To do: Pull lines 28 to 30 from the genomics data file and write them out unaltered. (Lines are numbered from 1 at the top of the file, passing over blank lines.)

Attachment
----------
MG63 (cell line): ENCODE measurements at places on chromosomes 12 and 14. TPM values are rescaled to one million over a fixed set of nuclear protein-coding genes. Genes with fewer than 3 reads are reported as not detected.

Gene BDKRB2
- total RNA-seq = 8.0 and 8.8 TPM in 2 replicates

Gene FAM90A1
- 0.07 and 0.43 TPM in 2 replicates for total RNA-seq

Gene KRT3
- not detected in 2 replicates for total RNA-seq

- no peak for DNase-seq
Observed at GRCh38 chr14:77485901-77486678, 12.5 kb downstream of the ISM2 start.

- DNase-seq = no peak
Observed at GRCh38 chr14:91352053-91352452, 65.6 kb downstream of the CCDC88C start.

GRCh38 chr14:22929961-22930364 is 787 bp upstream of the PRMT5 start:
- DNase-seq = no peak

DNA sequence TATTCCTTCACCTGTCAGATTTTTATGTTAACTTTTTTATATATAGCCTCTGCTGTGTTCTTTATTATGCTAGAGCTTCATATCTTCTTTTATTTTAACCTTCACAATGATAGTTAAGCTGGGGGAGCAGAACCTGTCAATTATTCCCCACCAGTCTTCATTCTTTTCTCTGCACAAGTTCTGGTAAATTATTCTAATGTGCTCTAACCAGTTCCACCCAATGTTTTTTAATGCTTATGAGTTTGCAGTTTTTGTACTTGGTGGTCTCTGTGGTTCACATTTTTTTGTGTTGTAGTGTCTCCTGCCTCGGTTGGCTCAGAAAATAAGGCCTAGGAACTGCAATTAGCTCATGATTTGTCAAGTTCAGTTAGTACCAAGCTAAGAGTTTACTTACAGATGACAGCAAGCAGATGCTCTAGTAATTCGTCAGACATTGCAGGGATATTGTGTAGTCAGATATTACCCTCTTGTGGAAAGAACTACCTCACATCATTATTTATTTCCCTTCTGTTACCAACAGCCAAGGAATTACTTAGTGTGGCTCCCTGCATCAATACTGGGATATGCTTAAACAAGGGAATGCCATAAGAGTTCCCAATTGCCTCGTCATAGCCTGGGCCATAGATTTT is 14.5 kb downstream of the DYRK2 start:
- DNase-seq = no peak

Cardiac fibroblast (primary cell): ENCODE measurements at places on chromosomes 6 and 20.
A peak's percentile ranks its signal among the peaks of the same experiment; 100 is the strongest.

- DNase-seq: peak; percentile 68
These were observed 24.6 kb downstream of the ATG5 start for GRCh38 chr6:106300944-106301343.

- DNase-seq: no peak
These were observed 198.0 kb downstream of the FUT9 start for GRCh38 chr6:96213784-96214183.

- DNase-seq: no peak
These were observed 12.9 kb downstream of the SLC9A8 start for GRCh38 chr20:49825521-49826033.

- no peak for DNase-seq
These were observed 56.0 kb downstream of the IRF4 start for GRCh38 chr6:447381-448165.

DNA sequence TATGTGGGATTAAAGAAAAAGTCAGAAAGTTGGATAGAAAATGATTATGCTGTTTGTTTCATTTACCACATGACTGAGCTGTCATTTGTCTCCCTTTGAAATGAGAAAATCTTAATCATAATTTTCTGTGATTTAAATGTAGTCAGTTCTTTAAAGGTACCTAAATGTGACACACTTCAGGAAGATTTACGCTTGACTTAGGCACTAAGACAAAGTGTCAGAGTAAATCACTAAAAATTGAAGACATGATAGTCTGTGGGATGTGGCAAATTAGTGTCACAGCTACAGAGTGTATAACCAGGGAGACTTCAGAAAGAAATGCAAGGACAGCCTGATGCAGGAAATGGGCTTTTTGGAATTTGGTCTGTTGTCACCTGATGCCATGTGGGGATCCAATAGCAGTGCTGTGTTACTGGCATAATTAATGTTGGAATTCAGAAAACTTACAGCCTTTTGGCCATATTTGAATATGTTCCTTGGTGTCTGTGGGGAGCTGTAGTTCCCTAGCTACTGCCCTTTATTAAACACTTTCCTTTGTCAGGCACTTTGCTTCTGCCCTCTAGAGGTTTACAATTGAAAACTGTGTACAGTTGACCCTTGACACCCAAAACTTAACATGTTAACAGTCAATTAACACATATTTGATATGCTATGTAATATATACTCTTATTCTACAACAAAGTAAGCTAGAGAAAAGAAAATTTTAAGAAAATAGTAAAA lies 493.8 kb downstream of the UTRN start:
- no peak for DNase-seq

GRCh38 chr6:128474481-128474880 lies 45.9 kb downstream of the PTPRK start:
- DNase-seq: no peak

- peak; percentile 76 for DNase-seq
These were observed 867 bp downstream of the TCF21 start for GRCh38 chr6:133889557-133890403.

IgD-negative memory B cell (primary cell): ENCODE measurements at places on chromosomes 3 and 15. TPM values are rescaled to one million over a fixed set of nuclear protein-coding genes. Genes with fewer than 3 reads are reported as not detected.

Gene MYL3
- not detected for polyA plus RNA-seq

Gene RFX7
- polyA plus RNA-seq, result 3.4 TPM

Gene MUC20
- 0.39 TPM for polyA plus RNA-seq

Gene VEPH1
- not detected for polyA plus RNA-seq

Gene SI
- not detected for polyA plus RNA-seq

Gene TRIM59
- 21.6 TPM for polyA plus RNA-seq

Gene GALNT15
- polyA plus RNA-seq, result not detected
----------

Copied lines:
GRCh38 chr6:128474481-128474880 lies 45.9 kb downstream of the PTPRK start:
- DNase-seq: no peak

- peak; percentile 76 for DNase-seq